I’d be insulting your intelligence if I told you that for training to work most efficiently, you have to follow it up. It’s pretty obvious that once employees have finished a training course or other learning experience, you need to give them opportunities to reinforce what they learned.
But do you know just how much follow-up can improve training results? I’d like to direct your attention to a study done at Baruch College, part of the City University of New York.
In the study, two groups of employees from a major healthcare organization underwent three days of management training in a training and development workshop. One group stopped there, and its results weren’t bad: These employees’ productivity increased by an average of 22%.
But the other group kept going. These folks received a further eight weeks of coaching, and at the end of that time, their productivity improvement was measured at 88% — four times as good as the employees who only attended the workshop.
Impressed? I am.
Of course, there are some caveats. First of all, replicating these results in a real-life setting may prove iffy. There’s no guarantee that you’d achieve an 88% productivity gain in your organization if you held a workshop on some training topic and then did weeks of coaching for the attendees.
For another thing, the coaching that was given in the study was very extensive; it included goal setting, collaborative problem solving, practice, feedback, supervisory involvement, evaluation of end results and a public presentation. Doing all of this, and doing it for eight weeks, may be more than some organizations can handle.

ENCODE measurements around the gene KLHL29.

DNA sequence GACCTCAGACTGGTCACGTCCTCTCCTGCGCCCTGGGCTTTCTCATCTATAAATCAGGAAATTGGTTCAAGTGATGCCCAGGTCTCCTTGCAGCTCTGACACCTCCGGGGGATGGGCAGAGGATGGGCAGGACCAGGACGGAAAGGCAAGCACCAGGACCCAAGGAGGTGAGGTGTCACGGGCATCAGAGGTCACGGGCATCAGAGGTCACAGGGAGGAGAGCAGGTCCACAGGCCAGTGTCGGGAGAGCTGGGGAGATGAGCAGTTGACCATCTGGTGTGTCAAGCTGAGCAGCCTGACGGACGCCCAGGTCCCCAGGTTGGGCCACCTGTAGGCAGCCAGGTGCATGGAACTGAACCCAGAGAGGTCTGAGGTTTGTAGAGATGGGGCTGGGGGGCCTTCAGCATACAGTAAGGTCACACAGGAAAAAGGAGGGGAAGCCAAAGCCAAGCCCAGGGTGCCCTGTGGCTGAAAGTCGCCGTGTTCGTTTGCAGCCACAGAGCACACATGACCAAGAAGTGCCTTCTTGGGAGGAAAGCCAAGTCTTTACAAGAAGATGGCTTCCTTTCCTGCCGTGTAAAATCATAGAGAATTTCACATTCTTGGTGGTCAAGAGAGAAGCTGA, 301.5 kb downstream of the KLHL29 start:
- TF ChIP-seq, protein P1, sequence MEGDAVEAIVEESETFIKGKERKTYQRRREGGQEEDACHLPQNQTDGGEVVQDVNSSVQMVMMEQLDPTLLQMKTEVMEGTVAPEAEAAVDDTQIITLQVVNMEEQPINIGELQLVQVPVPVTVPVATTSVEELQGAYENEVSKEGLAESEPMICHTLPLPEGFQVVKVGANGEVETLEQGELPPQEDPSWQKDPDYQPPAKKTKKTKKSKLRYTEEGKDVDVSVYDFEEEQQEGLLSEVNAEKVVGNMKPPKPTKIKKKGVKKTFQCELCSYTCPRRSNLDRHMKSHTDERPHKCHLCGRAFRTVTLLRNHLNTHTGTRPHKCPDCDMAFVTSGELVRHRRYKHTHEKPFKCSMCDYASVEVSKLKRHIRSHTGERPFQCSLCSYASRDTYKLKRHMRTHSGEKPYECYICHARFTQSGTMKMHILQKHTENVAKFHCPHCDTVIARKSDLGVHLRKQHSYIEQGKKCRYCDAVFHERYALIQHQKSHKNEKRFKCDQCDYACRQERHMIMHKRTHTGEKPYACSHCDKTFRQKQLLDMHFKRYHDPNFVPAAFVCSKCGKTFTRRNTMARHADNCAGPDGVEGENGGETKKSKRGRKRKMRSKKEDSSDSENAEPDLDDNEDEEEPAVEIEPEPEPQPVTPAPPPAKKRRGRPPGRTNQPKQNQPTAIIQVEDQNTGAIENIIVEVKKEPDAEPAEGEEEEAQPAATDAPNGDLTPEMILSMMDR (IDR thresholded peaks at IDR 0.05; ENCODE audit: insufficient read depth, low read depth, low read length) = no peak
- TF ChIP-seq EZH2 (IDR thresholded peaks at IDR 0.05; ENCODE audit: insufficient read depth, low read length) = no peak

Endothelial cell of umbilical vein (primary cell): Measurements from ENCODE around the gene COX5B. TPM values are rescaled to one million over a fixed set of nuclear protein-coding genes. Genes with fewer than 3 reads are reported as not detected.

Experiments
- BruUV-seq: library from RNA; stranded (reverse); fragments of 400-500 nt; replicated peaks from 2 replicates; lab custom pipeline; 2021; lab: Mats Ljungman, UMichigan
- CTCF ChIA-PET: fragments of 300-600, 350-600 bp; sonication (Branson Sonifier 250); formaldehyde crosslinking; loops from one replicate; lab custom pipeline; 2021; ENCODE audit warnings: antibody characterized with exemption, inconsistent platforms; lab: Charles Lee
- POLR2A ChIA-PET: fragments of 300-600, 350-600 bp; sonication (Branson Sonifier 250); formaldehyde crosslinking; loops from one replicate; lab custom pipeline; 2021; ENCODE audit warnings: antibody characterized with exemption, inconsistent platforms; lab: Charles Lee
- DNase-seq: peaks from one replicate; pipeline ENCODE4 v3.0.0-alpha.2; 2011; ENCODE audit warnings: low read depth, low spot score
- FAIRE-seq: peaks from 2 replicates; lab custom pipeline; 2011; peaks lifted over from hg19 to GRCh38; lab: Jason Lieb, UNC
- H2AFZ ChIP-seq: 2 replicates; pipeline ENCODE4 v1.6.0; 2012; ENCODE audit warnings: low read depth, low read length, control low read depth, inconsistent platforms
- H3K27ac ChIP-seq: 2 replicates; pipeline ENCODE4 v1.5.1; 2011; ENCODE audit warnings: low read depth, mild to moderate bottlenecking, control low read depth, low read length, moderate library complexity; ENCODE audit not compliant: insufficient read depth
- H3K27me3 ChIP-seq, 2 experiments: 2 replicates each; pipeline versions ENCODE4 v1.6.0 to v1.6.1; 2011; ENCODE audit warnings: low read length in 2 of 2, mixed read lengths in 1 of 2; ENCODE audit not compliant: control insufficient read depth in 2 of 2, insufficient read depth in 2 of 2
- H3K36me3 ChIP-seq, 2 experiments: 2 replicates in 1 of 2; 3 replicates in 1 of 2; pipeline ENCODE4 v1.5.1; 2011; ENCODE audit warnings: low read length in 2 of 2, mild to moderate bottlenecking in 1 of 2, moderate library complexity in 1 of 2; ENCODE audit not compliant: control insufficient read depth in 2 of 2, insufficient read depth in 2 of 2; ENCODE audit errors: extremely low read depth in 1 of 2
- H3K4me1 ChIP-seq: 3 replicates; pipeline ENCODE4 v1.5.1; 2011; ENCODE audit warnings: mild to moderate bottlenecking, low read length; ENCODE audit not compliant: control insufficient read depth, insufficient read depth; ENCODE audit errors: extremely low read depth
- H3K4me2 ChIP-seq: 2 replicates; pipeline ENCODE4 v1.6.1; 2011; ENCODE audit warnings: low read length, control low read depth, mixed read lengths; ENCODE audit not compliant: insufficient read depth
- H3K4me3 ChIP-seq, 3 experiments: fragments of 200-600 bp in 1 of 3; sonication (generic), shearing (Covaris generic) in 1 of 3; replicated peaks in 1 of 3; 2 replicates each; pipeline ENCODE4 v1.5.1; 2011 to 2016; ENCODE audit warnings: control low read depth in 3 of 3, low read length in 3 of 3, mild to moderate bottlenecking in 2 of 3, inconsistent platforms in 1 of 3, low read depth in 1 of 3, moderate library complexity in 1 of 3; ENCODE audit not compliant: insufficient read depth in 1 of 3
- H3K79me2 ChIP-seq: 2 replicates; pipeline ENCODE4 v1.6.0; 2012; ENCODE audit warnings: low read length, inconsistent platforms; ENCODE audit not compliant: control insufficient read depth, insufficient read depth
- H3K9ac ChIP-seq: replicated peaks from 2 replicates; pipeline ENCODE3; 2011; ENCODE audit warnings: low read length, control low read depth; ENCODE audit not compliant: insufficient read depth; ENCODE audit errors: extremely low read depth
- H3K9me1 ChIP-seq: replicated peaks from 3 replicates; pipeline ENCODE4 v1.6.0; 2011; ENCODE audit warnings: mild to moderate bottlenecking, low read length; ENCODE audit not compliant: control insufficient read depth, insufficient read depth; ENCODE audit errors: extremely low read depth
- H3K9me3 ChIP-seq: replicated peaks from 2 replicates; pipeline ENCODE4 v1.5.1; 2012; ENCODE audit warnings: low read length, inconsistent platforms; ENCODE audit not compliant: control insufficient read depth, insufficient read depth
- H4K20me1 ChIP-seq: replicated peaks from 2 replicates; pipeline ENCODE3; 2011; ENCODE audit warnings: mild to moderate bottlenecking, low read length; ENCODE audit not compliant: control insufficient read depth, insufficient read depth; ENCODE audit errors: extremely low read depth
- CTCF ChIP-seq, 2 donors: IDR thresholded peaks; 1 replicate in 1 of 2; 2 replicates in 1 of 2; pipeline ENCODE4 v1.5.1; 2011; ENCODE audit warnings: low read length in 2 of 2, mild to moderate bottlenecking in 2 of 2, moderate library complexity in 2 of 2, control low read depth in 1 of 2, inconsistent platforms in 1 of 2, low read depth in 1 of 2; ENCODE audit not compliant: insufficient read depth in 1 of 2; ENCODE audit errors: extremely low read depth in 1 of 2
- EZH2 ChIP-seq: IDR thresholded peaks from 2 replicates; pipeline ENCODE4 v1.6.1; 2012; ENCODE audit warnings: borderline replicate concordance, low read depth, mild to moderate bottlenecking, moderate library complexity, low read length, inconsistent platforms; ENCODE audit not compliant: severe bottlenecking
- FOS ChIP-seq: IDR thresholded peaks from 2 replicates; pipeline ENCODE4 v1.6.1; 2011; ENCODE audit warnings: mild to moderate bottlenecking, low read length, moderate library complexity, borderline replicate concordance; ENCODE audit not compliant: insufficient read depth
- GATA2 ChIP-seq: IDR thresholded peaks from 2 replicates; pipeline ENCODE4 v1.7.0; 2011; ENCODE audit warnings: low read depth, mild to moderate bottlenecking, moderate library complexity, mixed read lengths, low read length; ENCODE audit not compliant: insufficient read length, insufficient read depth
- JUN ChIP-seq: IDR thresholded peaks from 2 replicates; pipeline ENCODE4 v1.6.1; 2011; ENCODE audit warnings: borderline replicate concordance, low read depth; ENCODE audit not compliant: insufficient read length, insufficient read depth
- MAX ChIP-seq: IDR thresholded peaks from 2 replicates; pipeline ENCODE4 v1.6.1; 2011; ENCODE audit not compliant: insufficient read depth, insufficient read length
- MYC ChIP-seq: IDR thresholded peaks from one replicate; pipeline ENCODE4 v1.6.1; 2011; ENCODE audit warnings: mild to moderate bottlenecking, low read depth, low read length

With all of that said, however, the principle seems to have been firmly established — the more you follow up training, the more your employees will benefit from it in the concrete way you’re aiming for, i.e., improved performance.
Practice makes perfect
Given that you may not be able to organize the perfect coaching and follow-up sessions you could offer if you had unlimited budget and time, what are a couple of key follow-up techniques you can concentrate on?
Practice. The most effective way to reinforce what employees have learned is through practice. One study found that a single practice session can boost performance on a new skill 50% higher than just reviewing the content alone. Practice can take the form of actual application of the skill in the real world, or of any activity that gets people recalling and applying what they learned. The latter could include quizzes, asking open-ended questions, group discussions and role-plays.
Feedback. Constructive feedback from a coach helps employees celebrate what’s going well and identify areas for improvement. By providing guidance, you can coach them to apply their new skills and set goals for how to get where they want to go. Studies have also shown that feedback helps trainees stay motivated – when they know what to focus on and see a clear path forward, they’re more energized to improve.
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